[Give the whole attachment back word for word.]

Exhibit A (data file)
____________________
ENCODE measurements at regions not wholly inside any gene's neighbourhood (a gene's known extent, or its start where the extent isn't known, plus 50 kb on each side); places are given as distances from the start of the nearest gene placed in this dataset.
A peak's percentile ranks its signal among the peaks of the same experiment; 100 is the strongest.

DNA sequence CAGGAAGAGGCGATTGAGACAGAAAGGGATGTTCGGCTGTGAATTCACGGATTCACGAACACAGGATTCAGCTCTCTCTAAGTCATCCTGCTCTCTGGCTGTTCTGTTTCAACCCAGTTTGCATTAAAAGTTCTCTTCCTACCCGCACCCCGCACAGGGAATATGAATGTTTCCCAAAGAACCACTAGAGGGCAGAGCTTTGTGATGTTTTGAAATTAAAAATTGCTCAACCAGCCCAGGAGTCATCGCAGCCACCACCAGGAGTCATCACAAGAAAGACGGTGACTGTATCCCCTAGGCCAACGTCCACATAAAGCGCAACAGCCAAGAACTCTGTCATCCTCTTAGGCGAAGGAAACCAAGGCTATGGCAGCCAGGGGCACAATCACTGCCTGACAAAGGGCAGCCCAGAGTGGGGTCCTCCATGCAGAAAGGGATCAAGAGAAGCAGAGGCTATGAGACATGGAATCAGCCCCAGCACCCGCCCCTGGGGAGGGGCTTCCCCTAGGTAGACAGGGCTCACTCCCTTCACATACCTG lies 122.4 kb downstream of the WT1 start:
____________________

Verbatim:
ENCODE measurements at regions not wholly inside any gene's neighbourhood (a gene's known extent, or its start where the extent isn't known, plus 50 kb on each side); places are given as distances from the start of the nearest gene placed in this dataset.
A peak's percentile ranks its signal among the peaks of the same experiment; 100 is the strongest.

DNA sequence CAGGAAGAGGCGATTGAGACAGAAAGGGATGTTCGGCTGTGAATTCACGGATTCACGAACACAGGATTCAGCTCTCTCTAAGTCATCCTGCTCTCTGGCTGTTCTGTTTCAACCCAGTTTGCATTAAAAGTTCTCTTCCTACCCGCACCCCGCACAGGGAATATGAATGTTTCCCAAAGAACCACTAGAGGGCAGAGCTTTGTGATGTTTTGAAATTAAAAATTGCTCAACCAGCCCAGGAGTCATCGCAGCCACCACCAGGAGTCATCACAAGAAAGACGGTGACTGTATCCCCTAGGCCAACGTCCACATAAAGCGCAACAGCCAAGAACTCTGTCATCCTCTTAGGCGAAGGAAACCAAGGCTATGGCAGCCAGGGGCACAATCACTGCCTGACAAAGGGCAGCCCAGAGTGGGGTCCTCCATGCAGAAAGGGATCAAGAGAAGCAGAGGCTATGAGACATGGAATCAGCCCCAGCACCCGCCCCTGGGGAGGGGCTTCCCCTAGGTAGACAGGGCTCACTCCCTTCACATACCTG lies 122.4 kb downstream of the WT1 start: